Fraud losses on UK cards tumbled by more than a quarter - to £440 million - last year, the first fall since 2006, according to figures from the UK Cards Association.
Overall, UK card fraud fell 28%, or £170 million, between 2008 and 2009. Card not present fraud was down 19%, to £266.4 million while losses from skimming and cloning plummeted 52% to £80.9 million. Fraud on lost or stolen cards, ID theft and mail non-receipt all also fell.
Retail face-to-face losses were down 27% to £72.1 million with ATM fraud down 20% to £36.7 million. Card fraud committed in the UK was down 16% to £317.7 million and fraud abroad - which has risen steadily in recent years because of the introduction of Chip and PIN in the UK - fell 47% to £122.7 million.
The Association says there is no one reason for the dramatic fall, citing the combined force of industry initiatives such as chip and PIN, the increasing use of sophisticated fraud detection tools by banks and retailers and the work of the Dedicated Cheque and Plastic Crime Unit.
For CNP fraud, the group claims the continuing growth in the use of MasterCard SecureCode and Verified by Visa by both online retailers and cardholders has stymied crooks.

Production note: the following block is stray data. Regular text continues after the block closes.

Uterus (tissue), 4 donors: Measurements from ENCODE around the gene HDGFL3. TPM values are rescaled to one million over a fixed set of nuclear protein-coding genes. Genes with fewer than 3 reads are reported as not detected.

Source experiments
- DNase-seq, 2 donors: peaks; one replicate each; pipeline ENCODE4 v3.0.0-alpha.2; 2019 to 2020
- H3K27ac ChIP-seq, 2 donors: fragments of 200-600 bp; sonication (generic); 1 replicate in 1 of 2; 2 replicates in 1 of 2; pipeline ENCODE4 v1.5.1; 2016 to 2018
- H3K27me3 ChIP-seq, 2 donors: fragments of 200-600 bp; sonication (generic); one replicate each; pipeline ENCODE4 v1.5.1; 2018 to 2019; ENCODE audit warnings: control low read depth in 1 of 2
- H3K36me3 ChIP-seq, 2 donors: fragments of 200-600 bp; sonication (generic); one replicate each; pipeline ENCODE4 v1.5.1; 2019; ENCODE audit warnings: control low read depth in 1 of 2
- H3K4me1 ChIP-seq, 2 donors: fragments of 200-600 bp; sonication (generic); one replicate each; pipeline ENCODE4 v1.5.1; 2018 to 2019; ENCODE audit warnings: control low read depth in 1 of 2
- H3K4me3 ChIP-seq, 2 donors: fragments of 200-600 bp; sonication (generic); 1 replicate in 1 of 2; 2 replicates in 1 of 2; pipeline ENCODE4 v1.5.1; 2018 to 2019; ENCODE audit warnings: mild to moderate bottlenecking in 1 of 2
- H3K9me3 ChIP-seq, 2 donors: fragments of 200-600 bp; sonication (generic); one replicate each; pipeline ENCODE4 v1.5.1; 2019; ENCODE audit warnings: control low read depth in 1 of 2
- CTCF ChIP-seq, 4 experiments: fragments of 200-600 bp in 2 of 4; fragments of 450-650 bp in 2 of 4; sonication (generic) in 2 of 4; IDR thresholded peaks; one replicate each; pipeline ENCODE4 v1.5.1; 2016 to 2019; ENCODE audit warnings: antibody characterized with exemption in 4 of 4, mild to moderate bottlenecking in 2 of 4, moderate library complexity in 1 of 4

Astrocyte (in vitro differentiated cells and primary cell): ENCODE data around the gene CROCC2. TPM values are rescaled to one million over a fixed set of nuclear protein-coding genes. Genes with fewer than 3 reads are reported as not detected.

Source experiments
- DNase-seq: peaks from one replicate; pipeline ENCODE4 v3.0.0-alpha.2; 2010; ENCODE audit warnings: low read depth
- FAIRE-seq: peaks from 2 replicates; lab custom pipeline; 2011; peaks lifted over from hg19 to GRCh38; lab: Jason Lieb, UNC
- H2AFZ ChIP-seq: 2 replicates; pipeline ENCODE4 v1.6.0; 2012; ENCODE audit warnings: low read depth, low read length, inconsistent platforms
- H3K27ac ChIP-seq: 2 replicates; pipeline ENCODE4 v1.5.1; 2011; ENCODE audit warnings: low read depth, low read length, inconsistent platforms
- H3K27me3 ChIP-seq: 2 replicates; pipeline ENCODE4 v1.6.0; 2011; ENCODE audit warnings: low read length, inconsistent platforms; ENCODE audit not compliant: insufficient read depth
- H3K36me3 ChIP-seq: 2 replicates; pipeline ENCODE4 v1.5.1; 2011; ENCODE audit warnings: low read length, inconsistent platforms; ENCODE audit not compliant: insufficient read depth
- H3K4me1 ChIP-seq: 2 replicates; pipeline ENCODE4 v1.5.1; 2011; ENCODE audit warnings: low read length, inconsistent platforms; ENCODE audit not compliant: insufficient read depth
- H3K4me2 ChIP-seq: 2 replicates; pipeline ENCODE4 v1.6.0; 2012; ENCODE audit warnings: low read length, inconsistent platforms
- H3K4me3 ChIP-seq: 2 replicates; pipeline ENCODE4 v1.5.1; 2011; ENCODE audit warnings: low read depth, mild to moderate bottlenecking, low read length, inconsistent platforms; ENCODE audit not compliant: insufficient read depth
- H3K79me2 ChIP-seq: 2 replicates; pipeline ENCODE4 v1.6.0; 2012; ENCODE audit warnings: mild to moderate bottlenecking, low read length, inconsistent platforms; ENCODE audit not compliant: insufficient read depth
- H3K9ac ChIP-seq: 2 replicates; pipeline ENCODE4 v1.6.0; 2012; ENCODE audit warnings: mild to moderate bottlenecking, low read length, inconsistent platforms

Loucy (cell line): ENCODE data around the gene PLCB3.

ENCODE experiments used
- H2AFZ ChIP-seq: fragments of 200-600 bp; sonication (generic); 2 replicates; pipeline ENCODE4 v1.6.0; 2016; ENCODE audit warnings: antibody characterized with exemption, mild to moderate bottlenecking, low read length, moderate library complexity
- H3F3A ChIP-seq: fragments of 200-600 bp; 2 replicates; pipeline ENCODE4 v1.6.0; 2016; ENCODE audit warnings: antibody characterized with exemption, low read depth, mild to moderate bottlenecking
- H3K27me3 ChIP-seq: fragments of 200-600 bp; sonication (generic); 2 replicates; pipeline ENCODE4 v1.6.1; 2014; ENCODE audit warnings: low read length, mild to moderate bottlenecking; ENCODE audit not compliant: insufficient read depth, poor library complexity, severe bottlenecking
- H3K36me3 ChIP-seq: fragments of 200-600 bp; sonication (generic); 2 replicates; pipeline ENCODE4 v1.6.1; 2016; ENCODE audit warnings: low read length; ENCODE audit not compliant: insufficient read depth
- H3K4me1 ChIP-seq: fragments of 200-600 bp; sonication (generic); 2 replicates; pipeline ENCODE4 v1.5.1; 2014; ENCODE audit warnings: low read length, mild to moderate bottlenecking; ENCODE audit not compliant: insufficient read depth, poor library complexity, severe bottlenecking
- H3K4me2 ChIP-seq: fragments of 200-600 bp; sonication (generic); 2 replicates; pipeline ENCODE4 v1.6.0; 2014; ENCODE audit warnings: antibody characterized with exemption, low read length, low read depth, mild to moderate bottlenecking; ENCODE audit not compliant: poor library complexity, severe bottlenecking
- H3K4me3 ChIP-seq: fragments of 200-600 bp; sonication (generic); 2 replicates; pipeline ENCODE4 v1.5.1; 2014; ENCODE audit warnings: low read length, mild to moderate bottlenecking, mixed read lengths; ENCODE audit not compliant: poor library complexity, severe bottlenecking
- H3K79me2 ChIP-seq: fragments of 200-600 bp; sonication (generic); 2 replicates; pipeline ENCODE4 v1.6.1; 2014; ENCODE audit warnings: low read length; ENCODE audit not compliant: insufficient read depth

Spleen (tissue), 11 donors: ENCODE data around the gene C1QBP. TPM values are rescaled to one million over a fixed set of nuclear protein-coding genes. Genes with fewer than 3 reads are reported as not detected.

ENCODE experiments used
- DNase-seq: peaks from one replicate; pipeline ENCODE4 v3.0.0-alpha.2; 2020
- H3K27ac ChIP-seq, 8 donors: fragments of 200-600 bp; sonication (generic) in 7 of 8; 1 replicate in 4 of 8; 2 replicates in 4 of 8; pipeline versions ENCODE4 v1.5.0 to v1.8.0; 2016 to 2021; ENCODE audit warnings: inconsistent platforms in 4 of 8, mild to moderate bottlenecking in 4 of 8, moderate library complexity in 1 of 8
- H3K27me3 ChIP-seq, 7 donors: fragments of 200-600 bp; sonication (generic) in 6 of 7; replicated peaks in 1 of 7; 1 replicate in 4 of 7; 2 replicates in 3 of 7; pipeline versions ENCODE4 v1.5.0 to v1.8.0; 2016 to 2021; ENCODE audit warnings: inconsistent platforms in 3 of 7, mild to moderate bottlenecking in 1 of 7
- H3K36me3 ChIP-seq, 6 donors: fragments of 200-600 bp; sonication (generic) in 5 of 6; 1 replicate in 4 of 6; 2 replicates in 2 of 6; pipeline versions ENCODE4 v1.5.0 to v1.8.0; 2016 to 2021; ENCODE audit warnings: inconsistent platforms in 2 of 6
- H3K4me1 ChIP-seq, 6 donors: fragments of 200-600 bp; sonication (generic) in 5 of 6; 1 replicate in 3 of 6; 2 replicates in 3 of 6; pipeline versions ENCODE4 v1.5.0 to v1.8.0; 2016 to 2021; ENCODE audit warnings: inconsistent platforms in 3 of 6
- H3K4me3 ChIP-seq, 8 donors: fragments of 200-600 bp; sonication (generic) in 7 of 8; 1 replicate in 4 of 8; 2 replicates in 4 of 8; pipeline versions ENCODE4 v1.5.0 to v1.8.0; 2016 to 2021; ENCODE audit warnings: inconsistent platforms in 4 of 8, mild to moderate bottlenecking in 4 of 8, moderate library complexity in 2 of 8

Melanie Johnson, chair, UK Cards Association, says: "We recognise that cards will always be targeted by criminals, so we are determined not only to continue to prevent, detect and deter those who are behind this type of crime, but also to make sure that innocent victims don't lose out."
There is less encouraging news in relation to online banking fraud, with losses totalling £59.7 million in 2009, a 14% rise on the previous year. This is largely due to criminals using more sophisticated methods, notably malware, which targets vulnerabilities in PCs, rather than the banks' own systems which are more difficult to attack. There were also more than 51,000 phishing incidents recorded during 2009, a 16% increase on the amount seen in 2008.
Phone banking losses totalled £12.1 million in 2009, the first time they have been recorded. Cheque fraud dropped 29% to £29.8 million.
David Cooper, chairman, Fraud Control Steering Group, says: "Although online banking fraud losses have shown a year-on-year increase, card fraud remains a main focus of criminal activity. However, the industry remains committed to containing and reducing all areas of fraud. To this end, we will continue our partnership approach - working with law enforcement, retailers, consumers and the Home Office - to tackle fraud head-on."